This week has been disastrous for the stock market as investors have tried to wrap their heads around the short-term impacts and long-term implications from the COVID-19 outbreak worldwide. After yesterday's 10% drop, investors hoped for some respite, and at least for a couple of hours, they got it. As of noon EDT, the Dow Jones Industrial Average (^DJI 0.17%) was up 241 points to 21,442. The S&P 500 (^GSPC 0.25%) rose 28 points to 2,508, and the Nasdaq Composite (^IXIC 0.22%) gained 58 points to climb to 7,260.

The falling stock market hasn't stopped companies from providing their financial reports, but it has cast some of what companies have to say in a different light. Slack Technologies (WORK) saw its stock drop significantly following what seemed on the surface to be a reasonably solid set of results. Meanwhile, Tilray (TLRY) kept seeing the same slump that has hit marijuana stocks for a while, with a capital-raising move largely to blame for the share price decline.

Slacking off

Shares of Slack Technologies were down 23% after the workplace collaboration specialist reported its fourth-quarter financial results. Even with sustained growth, shareholders weren't satisfied with Slack's near-term outlook.

Six panes of Slack logos, one with Golden Gate Bridge.

Image source: Slack Technologies.

Slack's numbers were impressive. Revenue in the fourth quarter jumped 49% from year-earlier levels, closing a year in which sales climbed an even more impressive 57% year over year. The company now has 70 customers that bring in more than $1 million in annual recurring revenue each, which is up from less than 40 this time last year. Almost 900 of Slack's 110,000 paying customers spend at least $100,000 every year on the service now, which is up by more than half from levels 12 months ago.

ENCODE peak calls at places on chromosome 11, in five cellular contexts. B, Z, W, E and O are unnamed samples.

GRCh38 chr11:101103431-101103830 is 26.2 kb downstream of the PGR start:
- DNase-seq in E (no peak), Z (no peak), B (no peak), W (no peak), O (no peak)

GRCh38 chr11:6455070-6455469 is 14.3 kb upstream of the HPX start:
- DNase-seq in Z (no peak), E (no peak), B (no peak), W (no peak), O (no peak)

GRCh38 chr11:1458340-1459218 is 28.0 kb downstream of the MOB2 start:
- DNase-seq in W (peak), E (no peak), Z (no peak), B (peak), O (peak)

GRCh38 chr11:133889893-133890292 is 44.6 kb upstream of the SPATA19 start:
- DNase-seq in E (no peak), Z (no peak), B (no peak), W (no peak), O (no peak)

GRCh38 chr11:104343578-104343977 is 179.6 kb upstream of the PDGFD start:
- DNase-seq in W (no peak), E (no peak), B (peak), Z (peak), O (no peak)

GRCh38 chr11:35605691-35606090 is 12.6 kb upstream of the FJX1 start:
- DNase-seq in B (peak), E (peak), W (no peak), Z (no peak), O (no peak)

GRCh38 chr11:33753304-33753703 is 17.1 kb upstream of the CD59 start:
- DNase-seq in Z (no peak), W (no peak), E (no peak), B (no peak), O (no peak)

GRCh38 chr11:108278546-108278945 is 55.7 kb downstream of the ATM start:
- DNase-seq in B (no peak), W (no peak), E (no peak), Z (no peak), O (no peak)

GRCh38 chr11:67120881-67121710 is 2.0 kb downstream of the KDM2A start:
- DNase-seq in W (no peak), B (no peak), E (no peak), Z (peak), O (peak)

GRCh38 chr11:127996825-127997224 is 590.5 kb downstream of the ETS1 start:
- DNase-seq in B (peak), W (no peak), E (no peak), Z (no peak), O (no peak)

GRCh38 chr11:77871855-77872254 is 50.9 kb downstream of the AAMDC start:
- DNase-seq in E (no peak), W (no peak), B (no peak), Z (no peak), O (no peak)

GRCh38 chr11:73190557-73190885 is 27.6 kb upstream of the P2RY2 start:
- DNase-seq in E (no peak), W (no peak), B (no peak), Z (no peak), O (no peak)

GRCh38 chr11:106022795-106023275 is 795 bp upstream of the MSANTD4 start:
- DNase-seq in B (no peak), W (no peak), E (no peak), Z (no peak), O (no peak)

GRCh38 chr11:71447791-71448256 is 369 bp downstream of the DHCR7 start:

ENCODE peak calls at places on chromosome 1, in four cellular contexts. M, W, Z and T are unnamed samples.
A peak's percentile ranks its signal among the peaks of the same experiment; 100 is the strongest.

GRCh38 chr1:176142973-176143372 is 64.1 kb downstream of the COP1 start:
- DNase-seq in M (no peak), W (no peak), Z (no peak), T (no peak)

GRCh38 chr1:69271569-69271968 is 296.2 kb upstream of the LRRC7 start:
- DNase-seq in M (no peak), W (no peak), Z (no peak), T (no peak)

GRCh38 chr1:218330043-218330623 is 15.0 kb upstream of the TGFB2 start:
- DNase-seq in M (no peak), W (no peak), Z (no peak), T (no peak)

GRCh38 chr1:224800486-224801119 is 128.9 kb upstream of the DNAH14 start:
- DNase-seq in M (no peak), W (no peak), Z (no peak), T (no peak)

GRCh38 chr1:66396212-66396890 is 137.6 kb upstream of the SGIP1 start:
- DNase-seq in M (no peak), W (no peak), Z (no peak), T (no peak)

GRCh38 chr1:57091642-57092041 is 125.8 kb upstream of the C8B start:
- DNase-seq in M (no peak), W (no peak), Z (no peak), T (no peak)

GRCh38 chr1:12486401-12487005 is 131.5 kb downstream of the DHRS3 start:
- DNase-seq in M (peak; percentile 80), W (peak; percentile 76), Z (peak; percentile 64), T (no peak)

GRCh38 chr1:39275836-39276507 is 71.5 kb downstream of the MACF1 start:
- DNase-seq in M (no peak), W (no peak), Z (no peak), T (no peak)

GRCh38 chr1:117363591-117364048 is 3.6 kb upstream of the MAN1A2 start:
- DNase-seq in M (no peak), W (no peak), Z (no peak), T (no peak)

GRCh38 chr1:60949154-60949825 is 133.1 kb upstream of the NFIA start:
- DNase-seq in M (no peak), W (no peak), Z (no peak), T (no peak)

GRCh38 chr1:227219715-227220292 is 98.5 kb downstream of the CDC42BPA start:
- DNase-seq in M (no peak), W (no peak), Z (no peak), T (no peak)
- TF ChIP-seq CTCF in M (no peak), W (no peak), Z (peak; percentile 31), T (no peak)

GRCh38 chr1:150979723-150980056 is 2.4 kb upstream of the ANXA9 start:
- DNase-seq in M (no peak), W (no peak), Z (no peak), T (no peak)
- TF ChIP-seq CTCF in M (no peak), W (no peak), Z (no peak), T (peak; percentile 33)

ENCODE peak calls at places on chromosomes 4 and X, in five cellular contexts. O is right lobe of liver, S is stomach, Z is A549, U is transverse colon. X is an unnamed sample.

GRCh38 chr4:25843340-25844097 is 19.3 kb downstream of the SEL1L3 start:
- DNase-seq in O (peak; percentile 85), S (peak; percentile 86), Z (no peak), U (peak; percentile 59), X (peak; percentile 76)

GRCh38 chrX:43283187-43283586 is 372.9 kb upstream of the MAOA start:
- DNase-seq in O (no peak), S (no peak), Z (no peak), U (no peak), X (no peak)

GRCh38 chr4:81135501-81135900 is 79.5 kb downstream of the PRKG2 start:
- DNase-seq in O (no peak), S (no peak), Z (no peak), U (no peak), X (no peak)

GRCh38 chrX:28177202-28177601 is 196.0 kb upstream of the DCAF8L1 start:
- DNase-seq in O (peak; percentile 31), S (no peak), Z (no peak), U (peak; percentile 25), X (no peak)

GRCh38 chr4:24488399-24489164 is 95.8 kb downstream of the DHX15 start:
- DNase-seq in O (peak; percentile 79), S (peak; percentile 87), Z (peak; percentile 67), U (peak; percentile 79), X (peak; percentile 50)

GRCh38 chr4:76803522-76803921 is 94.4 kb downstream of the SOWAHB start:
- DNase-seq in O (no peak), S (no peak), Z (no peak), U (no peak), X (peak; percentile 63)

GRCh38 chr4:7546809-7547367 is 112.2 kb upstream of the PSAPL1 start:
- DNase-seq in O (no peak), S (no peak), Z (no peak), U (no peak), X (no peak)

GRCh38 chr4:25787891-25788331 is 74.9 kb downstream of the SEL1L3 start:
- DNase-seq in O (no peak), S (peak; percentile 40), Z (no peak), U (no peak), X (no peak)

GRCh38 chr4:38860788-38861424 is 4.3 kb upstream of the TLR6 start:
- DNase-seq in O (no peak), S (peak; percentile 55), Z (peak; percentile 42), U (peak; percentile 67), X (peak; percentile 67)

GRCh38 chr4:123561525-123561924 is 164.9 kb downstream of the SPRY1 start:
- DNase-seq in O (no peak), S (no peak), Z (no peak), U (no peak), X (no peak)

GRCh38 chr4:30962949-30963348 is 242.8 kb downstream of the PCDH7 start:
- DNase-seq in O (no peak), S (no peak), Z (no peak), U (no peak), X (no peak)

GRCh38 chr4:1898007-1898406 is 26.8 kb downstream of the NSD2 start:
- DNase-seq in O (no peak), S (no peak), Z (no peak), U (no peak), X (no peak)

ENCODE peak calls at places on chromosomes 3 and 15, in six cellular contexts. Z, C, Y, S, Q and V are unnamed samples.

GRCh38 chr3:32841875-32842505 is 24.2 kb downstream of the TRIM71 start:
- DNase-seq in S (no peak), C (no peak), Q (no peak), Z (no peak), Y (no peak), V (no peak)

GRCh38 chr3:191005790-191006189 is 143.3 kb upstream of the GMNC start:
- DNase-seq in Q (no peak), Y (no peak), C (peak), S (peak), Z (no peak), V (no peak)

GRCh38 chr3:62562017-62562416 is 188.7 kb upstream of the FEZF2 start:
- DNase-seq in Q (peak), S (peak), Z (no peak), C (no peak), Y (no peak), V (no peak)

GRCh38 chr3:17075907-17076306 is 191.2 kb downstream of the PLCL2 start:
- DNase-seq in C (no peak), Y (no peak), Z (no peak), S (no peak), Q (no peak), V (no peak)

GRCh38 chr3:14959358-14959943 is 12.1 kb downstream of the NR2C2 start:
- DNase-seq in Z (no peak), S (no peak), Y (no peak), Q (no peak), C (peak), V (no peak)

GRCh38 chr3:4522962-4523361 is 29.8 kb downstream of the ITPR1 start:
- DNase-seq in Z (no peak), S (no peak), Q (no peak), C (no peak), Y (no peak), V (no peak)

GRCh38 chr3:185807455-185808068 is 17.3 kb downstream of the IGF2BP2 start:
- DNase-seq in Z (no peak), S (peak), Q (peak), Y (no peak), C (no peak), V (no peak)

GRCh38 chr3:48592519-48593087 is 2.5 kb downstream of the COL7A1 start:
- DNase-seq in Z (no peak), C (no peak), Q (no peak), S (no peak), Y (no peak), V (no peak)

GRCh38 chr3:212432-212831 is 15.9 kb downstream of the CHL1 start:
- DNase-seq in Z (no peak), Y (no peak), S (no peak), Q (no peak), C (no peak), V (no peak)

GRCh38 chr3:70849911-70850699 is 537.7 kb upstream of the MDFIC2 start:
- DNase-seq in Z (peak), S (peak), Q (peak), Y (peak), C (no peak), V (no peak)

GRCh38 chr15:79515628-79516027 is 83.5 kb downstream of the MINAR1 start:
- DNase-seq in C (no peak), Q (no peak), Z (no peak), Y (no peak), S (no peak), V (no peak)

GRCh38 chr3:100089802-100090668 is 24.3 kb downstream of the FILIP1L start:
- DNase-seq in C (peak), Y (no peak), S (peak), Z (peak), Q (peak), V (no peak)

Yet Slack's views of what the coming fiscal year will look like were muted at best. The service expects first-quarter revenue growth of 37% to 39%, with full-year fiscal 2021 gains coming in between 34% and 37%. That's a significant slowdown, and Slack also sees itself continuing to lose money even on an adjusted basis throughout the coming year.

It's highly possible that Slack's projections will prove overly conservative, especially as more workplaces look seriously at letting their employees work remotely. Nevertheless, the downward move is consistent with investors demanding not only strong revenue gains but also profit in order to win their approval.

A bad time for a secondary offering

Shares of Tilray slumped 26% Friday morning as investors responded to the latest capital move from the cannabis company. The worst time to raise cash is when markets are going through turbulence, and the low price at which new investors were willing to buy shares points to the challenges Tilray faces.

Tilray sold 7.25 million shares, 11.75 million pre-funded warrants, and 19 million additional warrants. Investors paid $4.76 to receive one share of Tilray stock plus a warrant to purchase stock at some point between September 2020 and March 2025 for $5.95 per share. Alternatively, some investors paid a similar amount to receive a pre-funded warrant exercisable at a nominal price along with a standard warrant.

The offering price was far below the $5.95 per share closing price for Tilray stock Thursday afternoon. Moreover, it's down significantly from the more than $20 per share that Tilray fetched as recently as mid-January.

Tilray has faced its share of problems in the marijuana market, as its revenue in the fourth quarter actually fell from third-quarter levels. Without a major partner to help it with funding, Tilray had no choice but to turn to the market for financing -- even at a hefty cost to existing shareholders.